That sexual harassment, bullying, but also academic misconduct such as advisers plagiarizing their student’s work, happen in academia has never been a big secret. Rumors and scandals over the mistreatment of students, grad students, postdocs, and so on, have been accompanying my whole career. So called ‘whisper networks’ warn each other to stay away from certain professors. And, where power differentials between members of a community are so large, abuse of power is probably not completely preventable. Listen to the Full Conversation on Patreon! However, many cases may indeed be preventable, and so may be many of the negative effects on everybody involved in such a scandal. A common theme in such cases across time and space appear to be that the officials at institutions are doing a really bad job at handling it.  For this episode, my guest Alice Hertzog and I spoke about the typical mistakes made in treating cases of abuse of power on the side of the institution investigating the allegations, and what can be done to improve. And by doing so I hope we are also giving victims of harassment the chance to think through their options for handling their situation. Alice is a PhD student at the ETH Zurich, the Swiss Federal Institute of Technology, where she studies population movements in a particular region in West Africa. She is founding member of Speak Up in Academia, an independent grassroots peer-to-peer support association for victims of abuse at the ETH. Do you have questions, comments or suggestion? Email info@scienceforprogress.eu, write us on facebook or twitter, or leave us a video message on Skype for dennis.eckmeier. In “Speak Up”, members of ETH came together to find ways to improve the institutional culture at their institute. The main issues had been cases of sexual harassment, bullying, and scientific malpractice that the institution did not handle well. One specific case underlying the foundation of Speak Up happened in the architecture department. There had been a crowd-funding effort to cover legal costs on behalf of the victims. But then the president of the ETH decided to cover those costs. The left over money then could go into founding Speak Up in Academia. In addition, the founders of the Association were able to identify resources, such as psychological and legal advice from professional volunteers, during that case. So, Speak Up is now able to make these resources available to others facing similar problems. The main problem is that there is no established procedure at the ETH to investigate allegations of abuse of power. Instead, people come up with an ad hoc procedure that is different every time. And it is often dominated by the lawyers of the accused. This kind of unprofessional conduct is time consuming, and causes a lot of damage to everyone involved: mentally, financially and in terms of reputation of the institution. It is also deterring people from speaking up when they face or witness abuse. We discuss typical mistakes in handling abuse allegations throughout the episode. In summary, abuse of power has been around and will be around. Speak Up in Academia is working to identify issues in how the ETH in Zurich handles allegations of misconduct within their institutions. The goal is to establish appropriate processes for the internal investigation of such cases, and how victims can get the protection they need. They seek to do this by joining the official efforts of the institution. Speak Up further provides a peer-to-peer support network for people experiencing abuse. They have already received some financial support, and professionals such as psychologists and lawyers have stepped up volunteering their professional advice.  Yet, they won’t tell you to raise allegation as a victim without having thought about the consequences and without appropriate support. Not, as long as reforms in the procedures haven’t been implemented. Alice Hertzog wants all of us to be allies by speaking up when we see others being abused. And she invites everybody who has experience in handling cases of power abuse to get in contact to exchange information and experience. resources: Speak up in Academia website Article in “Tagesanzeiger” on the bullying case in the ETH Astronomy Dept.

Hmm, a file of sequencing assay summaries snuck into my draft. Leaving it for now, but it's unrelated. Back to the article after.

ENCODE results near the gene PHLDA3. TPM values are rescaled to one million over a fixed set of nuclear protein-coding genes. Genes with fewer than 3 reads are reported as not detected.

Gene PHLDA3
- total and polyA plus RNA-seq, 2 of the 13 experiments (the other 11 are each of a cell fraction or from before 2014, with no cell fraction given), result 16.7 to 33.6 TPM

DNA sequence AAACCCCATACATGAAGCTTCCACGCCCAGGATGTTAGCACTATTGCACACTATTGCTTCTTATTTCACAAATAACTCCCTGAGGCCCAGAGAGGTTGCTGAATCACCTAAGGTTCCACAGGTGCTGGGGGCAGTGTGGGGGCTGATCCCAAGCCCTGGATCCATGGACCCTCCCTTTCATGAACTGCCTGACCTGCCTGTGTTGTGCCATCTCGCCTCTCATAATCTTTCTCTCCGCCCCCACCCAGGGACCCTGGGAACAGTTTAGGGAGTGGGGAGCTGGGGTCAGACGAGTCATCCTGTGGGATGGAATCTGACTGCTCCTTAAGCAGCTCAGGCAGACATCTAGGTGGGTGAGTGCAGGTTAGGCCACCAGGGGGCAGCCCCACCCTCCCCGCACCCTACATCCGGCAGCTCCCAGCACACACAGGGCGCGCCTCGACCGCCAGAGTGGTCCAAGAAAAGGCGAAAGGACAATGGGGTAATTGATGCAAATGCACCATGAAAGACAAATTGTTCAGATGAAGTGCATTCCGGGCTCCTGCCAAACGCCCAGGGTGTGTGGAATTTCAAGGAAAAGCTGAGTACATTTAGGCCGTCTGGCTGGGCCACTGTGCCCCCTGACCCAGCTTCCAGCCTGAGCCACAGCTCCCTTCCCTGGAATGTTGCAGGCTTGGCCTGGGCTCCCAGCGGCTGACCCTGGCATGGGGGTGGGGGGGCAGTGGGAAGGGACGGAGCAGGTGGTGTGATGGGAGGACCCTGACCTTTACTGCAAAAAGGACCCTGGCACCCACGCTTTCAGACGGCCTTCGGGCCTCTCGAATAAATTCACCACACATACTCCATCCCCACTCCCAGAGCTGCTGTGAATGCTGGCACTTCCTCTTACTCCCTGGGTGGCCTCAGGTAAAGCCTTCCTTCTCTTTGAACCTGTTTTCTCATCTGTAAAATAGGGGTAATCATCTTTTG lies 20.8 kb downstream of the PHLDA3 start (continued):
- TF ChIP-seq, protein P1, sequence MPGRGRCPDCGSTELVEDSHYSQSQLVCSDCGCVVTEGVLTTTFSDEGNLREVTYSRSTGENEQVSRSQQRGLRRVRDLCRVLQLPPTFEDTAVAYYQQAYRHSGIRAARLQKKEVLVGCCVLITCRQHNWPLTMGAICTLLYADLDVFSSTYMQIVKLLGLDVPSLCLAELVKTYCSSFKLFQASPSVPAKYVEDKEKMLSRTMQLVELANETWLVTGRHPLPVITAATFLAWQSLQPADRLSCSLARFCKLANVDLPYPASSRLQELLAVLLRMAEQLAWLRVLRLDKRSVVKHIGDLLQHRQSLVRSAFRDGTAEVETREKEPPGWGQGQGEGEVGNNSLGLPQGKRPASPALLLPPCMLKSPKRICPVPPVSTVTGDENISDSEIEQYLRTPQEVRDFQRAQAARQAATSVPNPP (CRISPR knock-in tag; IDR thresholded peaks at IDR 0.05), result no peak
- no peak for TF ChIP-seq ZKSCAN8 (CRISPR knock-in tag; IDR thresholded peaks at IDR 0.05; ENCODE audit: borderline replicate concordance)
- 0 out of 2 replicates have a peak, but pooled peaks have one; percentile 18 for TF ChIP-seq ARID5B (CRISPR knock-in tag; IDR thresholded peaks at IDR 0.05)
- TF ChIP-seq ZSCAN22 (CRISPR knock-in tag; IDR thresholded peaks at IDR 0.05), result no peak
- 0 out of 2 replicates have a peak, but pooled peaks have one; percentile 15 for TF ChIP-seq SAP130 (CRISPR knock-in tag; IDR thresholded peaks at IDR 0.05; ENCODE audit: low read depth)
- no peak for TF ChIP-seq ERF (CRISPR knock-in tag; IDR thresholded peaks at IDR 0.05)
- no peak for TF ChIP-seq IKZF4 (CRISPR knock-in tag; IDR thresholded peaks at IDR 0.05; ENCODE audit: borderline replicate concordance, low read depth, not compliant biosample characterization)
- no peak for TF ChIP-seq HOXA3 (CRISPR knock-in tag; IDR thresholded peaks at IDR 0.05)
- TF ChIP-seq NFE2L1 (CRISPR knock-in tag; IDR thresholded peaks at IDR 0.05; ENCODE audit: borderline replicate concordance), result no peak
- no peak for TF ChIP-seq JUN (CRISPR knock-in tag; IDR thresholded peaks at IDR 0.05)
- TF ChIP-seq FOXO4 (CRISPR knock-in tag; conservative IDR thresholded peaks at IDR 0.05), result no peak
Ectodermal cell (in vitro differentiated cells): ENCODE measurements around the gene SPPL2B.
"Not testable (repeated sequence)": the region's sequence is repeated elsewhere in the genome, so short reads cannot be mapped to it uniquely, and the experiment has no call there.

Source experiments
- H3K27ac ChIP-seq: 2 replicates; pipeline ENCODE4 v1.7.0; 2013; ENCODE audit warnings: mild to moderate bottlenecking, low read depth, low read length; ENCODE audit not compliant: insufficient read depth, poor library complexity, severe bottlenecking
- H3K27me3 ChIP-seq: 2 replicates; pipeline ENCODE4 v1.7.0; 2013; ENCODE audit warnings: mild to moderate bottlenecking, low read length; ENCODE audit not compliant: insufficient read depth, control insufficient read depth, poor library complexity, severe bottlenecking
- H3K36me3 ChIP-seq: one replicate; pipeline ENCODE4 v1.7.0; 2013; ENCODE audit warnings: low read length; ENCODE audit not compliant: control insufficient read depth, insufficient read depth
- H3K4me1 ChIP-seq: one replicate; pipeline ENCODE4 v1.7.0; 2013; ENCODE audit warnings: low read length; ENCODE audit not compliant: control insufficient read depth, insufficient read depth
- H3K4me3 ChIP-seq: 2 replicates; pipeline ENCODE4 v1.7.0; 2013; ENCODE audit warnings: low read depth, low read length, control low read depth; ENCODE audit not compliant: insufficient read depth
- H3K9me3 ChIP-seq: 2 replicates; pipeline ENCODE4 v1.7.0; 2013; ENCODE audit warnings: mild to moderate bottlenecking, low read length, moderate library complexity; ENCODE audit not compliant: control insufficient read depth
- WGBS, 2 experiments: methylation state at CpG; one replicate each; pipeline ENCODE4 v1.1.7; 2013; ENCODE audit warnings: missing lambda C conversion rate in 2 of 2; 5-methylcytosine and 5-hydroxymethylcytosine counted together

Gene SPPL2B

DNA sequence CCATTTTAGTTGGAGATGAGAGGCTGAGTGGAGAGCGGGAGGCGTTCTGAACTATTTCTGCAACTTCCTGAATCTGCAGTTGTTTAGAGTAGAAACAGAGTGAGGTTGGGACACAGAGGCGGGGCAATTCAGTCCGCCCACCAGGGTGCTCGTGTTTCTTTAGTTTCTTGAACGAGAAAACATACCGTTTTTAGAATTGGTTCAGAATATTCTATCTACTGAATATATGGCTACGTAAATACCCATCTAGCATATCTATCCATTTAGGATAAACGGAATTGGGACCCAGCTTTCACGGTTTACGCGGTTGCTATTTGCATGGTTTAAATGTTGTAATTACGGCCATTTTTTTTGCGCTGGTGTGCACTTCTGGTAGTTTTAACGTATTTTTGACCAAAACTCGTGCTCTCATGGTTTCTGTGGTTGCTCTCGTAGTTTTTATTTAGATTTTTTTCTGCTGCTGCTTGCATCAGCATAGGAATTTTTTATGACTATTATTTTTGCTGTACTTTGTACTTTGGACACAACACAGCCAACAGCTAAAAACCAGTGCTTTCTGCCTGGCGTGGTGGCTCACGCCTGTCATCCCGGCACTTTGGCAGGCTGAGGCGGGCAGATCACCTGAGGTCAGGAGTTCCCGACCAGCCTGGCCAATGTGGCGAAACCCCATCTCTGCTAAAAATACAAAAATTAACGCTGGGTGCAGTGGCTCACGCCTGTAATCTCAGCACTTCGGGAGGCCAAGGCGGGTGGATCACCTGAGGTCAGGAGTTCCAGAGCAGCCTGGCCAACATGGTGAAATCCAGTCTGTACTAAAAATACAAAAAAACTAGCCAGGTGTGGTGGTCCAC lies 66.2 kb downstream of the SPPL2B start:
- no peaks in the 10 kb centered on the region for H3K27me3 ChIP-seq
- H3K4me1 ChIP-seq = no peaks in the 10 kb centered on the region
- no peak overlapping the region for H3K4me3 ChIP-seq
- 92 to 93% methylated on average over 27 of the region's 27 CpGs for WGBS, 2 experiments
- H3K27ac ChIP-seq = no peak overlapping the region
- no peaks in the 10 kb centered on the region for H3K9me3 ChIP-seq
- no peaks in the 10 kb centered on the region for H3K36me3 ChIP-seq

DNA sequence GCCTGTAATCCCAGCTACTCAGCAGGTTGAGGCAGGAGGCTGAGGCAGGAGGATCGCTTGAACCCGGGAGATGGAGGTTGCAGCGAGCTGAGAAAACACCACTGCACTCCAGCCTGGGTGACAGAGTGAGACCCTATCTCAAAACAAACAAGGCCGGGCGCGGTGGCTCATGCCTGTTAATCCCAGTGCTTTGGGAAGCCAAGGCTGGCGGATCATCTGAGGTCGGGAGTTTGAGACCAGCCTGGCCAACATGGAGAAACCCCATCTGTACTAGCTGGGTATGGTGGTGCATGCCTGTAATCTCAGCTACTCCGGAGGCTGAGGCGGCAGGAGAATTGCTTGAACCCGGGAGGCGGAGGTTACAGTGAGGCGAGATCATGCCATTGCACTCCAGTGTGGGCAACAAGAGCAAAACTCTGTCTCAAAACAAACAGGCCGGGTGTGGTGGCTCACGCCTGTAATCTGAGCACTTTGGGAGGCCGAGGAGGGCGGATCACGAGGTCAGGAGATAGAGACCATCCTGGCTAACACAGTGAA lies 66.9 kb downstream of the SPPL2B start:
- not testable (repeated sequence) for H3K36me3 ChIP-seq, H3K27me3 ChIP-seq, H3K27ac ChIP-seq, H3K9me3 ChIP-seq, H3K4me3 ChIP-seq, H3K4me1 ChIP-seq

31 The Liberation of Science – with Jon Tennant
Open science for some people it is just science done correctly. For others it is the revolutionary change in the whole academic culture. These different perspectives are highly dependent on your views on the role of science in society, who your advisers were which fields your were in, which career stages you reached, and where you live and work. In this episode I talk with Dr. Jon Tennant about open science. He is a paleontologist who is now predominantly active in building an Open Science community. He has published several articles on open science and initiated the Open Science MOOC, among many other activities. Listen to the Full Conversation on Patreon! Do you have questions, comments or suggestion? Email info@scienceforprogress.eu, write us on facebook or twitter, or leave us a video message on Skype for dennis.eckmeier. Resources: Jon Tennant on Twitter The Open Science MOOC origin story “What Collaboration Means to Us: We are more powerful when we work together as a community to solve problems” Open Science MOOC Open Science MOOC Slack Community Welcome to the world of Open Science Open Source: The definition and the Four Freedoms
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Podcast Details
Started
Feb 20th, 2018
Latest Episode
Sep 1st, 2019
Release Period
Weekly
No. of Episodes
35
Avg. Episode Length
35 minutes
Explicit
Yes